The next morning it was all about mist and rain. To complete the fun we had a difficult part ahead of us. Very rough terrain and shady paths (if existent) in combination with the mist and rain made us feel like we were preparing pretty good for our Iceland trip. Thanks to our GPS (with maps and compass as backup) we could find our route, often walking without a trail and if there was a trail we missed it frequently. Nina did anyway. 🙂
Even though the conditions proved to be somewhat challenging they also offered a very beautiful and mysterious environment. The silence and emptiness of the fog in these rocky highlands created a kind of “fairy tale experience” which we also enjoyed very much.
When it came to testing our gear in wet conditions we were very satisfied. Our rain jackets and trousers from Sprayway proved to be very reliable. Our shoes were completely soaked of course but they were still very comfortable to wear. More importantly they were dry again next morning which was the behavior we hoped for.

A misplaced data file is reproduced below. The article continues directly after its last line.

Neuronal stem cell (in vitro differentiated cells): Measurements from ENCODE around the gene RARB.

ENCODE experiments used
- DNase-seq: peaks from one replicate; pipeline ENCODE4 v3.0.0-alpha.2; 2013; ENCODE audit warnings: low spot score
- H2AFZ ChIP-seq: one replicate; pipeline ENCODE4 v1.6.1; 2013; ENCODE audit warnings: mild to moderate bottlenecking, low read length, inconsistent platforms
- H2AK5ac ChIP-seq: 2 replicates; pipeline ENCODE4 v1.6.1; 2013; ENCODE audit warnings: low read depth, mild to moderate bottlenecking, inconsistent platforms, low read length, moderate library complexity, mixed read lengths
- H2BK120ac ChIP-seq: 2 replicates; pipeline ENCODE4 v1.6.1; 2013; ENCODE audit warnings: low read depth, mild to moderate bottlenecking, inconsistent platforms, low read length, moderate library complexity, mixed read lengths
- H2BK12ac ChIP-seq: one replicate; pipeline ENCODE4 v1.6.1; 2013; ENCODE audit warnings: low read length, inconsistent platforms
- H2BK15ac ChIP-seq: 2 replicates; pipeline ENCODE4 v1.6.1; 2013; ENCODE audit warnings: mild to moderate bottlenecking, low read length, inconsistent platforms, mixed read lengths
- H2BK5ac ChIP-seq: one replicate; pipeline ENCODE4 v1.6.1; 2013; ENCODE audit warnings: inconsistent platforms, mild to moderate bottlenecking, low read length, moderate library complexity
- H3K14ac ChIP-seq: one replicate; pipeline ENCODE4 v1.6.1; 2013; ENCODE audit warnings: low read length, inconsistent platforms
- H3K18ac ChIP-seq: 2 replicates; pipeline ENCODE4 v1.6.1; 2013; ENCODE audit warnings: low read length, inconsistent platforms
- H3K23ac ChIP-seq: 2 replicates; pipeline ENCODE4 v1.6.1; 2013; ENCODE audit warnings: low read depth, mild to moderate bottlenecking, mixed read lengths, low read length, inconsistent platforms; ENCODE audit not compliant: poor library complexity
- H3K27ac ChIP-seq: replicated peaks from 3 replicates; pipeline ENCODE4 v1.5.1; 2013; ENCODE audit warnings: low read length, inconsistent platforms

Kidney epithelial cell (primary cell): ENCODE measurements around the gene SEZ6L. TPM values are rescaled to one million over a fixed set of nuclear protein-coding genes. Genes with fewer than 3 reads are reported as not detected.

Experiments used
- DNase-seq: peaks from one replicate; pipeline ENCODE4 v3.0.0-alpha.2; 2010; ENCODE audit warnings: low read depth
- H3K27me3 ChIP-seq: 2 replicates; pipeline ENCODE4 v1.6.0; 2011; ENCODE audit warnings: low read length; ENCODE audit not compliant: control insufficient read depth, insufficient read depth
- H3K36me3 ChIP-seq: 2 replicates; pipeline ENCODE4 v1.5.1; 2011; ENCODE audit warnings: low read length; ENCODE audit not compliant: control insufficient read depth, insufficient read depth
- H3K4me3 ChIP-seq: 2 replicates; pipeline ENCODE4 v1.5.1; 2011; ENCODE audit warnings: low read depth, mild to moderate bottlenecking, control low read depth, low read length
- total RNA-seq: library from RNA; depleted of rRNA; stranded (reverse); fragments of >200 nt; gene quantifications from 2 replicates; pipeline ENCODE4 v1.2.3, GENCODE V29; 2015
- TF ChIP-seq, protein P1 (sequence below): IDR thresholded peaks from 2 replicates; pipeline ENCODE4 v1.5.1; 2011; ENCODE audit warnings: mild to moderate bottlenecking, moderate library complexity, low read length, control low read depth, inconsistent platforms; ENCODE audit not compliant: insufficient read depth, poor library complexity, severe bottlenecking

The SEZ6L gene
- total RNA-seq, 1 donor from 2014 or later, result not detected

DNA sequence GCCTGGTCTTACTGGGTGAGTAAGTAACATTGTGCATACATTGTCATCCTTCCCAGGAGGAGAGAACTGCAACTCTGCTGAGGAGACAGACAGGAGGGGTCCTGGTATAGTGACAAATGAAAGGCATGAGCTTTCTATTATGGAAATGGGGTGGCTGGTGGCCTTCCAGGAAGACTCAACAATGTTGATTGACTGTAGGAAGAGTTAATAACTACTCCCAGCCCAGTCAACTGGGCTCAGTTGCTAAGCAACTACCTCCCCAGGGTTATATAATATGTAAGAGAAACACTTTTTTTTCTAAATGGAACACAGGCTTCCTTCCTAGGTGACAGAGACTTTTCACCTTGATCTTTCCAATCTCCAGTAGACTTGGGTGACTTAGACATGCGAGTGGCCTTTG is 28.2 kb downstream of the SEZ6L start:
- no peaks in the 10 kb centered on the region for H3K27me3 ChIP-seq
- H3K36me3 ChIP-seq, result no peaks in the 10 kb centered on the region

We put the shelter up for lunch on a walled field. Afterwards we left all our stuff and went for a 2 km walk to a ruinous village. Arriving at the village we saw a group of chamois, in the beginning they were curious but then they decided we weren’t trustworthy so they ran off. The village was a bit spooky. It didn’t only fell to pieces, it looked like it was also smashed and we doubted if it was ever inhabited. Some research back at home revealed we were wrong, Minas dos Carris was a mining village, abandoned after World War II.
The village was also the highest point of our walk. And we always take a picture on that place.